Axiom gives ultimatum
It has now become abundantly clear that the residents of Pepper Pike and surrounding communities are against Axiom’s mixed-use development plans (look at the number of Say No To Rezone yard signs on display). Axiom has, therefore, taken to bullying the community. The developer’s opening statement at last week’s council meeting was, “When all is said and done, we will be the ones buying the property, and I assure you that the property will be developed.” We are clearly under attack by a developer whose only concern is to develop something that we don’t need, we don’t want and that will hurt us.
We can see that the developer’s past claims that he only had the city’s best interests at heart were just developer hype. He will do anything to tear down this lush and beautiful resource for his personal financial gain.
It has been presented to the city and residents for over a year now that Axiom’s contract with Beech Brook was a contingency contract based on Axiom getting rezoning approval for mixed-use. This representation was furthered by the city’s declaring an emergency for these rezoning ordinances to expedite getting the issue on the ballot.
If the developer’s latest claim/threat/ultimatum is to be believed, why wasn’t the initial contract just an outright purchase agreement? Then they would have owned the property months ago. Why after repeated requests for the developer to disclose the terms of the pending contract has Axiom not been forthcoming with that information?
This latest tactic coupled with past actions begs the question: Is this really the company and people we can depend on and trust going forward?
We encourage you not to sign their petition (being circulated by an out-of-town company). For more detail, email SayNoToRezone@roadrunner.com.
Manny and Judi Naft
Steps to opening schools
The major obstacle to children returning to their classrooms will be a high or increasing rate of COVID-19 infection in our community. Classroom instruction is vitally important to the academic and social development of our students, especially the younger ones. Today’s students deserve the same benefits of classroom instruction that previous generations have enjoyed. For this to occur, everyone must stay at home as much as possible and, when present in public spaces, observe distancing, wear masks and take part in frequent hand-washing for the duration of the pandemic.
Ronald R. Janke
Pepper Pike needs green space
This morning as I sat in the filtered sunlight of my back patio, sipping tea and looking over my backyard, a doe and her stumbling, clumsy fawn walked through. A rabbit munched on the perimeter and the birds were going crazy at the feeder. This is what the rezoning and development of Beech Brook will remove from Pepper Pike.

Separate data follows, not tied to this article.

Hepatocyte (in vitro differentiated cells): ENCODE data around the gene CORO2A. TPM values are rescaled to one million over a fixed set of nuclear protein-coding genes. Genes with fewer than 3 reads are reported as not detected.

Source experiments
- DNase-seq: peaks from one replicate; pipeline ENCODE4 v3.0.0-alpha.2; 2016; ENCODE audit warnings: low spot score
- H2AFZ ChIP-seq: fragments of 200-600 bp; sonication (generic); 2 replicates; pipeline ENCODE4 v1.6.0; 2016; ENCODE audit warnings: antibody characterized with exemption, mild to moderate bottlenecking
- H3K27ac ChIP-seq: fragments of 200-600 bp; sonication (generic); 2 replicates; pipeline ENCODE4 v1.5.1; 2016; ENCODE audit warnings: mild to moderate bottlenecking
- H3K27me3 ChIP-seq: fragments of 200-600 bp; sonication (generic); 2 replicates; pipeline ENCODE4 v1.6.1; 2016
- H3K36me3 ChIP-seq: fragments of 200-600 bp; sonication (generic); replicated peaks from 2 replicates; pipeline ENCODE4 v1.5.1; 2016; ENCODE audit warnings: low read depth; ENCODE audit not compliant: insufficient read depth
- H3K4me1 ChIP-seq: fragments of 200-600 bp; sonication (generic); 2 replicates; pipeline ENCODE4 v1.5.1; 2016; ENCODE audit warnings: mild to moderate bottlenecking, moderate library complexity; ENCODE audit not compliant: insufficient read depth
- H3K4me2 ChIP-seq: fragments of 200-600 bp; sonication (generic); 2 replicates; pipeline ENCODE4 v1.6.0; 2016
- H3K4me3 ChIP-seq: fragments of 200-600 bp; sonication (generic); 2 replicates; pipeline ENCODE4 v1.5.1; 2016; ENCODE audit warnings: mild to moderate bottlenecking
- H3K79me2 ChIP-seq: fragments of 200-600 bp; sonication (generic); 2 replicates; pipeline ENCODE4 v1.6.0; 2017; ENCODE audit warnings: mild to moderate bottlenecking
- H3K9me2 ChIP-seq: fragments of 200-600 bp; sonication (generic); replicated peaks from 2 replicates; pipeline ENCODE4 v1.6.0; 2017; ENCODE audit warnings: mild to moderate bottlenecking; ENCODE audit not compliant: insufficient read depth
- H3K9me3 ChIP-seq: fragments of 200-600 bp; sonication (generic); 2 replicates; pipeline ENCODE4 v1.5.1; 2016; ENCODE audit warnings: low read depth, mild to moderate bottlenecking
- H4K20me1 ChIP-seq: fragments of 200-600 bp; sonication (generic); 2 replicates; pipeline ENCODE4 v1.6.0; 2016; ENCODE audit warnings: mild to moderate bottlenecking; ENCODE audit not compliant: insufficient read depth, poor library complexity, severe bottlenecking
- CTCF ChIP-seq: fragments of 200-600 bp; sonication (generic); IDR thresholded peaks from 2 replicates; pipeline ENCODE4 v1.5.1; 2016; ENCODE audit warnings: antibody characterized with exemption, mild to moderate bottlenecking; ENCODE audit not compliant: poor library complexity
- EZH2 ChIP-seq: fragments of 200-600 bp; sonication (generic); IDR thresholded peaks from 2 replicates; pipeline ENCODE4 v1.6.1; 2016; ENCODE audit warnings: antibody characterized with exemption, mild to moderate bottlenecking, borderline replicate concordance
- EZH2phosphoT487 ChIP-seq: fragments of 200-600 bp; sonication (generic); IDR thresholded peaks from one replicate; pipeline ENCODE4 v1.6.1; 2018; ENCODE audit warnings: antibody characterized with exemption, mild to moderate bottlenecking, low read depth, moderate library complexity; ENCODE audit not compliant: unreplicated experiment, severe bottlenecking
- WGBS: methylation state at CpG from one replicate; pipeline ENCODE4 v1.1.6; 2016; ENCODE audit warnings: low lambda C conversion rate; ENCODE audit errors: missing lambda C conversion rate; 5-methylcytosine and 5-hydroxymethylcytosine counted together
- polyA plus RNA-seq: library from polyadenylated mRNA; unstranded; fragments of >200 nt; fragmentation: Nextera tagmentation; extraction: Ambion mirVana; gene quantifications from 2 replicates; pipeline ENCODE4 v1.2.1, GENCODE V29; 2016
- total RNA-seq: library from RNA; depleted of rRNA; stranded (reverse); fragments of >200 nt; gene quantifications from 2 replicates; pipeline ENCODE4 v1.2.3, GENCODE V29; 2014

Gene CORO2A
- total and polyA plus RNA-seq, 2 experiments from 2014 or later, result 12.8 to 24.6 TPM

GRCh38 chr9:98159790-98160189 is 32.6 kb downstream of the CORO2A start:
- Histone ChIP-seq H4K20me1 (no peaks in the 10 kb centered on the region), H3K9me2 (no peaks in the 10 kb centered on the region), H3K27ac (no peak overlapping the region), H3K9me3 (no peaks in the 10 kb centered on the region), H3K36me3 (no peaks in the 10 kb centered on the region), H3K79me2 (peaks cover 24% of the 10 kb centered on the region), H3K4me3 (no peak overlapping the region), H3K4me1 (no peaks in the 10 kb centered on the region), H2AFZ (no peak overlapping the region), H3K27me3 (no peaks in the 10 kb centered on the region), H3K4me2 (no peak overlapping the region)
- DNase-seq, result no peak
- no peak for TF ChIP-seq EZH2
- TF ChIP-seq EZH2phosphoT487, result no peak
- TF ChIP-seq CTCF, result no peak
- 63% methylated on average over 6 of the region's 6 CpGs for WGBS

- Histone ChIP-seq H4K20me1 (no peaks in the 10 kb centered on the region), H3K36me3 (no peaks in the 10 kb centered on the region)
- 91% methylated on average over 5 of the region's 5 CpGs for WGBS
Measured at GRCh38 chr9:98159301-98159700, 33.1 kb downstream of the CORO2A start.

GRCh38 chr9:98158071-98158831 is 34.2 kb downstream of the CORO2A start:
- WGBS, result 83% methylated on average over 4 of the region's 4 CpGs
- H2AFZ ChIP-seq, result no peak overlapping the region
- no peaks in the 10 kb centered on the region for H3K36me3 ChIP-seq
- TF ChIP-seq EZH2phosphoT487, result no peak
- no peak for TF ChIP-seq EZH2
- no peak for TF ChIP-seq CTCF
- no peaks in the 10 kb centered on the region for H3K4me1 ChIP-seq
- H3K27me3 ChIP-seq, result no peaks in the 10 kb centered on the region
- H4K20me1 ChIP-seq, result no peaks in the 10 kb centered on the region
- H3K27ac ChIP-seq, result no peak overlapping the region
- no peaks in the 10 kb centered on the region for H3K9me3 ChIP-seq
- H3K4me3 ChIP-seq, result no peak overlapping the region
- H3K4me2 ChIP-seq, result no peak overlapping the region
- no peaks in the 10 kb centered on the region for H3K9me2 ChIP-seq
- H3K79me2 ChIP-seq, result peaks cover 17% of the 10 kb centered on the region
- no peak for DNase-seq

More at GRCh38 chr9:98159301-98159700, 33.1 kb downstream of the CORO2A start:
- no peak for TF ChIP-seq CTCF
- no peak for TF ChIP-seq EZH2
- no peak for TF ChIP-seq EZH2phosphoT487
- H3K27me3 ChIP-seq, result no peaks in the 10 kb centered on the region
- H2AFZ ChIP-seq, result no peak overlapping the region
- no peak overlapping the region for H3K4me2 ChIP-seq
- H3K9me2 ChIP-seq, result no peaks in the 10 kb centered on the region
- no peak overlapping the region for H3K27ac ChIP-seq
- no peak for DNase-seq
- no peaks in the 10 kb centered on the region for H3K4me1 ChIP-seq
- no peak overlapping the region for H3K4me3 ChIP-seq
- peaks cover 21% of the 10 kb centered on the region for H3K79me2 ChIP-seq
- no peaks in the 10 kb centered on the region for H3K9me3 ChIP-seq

Think of all the animals that live off the heavily wooded acres of Beech Brook and adjacent properties. We will have concrete instead of meadows, 200,000 square feet of commercial/retail instead of trees and cars, two more traffic circles and increased congestion instead of quiet green space.
Pepper Pike Mayor Richard Bain stated at the June 24 City Council meeting that the issue is about rezoning, not about the development plans for the three properties. I beg to differ. As concerned, conscientious parents, you ask questions about your child’s plans for the evening – who are you going with, how many will be there, will the parents be chaperoning the party? You want specifics, not vague changeable plans – you don’t allow your 15-year-old just to say, “I’m going out.” You ask questions. As concerned, conscientious Pepper Pike residents and voters, we have to know specifics (without variances and plan modifications after rezoning, which we can’t control) about what Axiom plans to do with Beech Brook. We have to ask questions and have solid, unchangeable and reliable answers before we can make an informed decision about allowing Beech Brook to become a concrete jungle devoid of animals except two-legged ones.
Imagine in several years, sitting at Axiom’s imaginary coffee shop, looking at the back of a building with the summer heat radiating off all the impervious surfaces with the sounds of cars whizzing by and surrounded by 200,000 square feet of buildings plus townhomes and four houses per acre – ahhh how relaxing!
Yesterday, I went to Boardman, Ohio, to have an outdoor brown bag lunch with a high school friend. We went to Boardman Park. A green space gem off of a very busy Route 224. It is much bigger than Beech Brook but still an oasis – trees shading walking trails, picnic tables and pavilions for picnics. I told my friend about the rezoning and said that is what Pepper Pike needs, an oasis to be enjoyed, not 200,000 square feet more of retail and commercial buildings.
Lou Ann Graham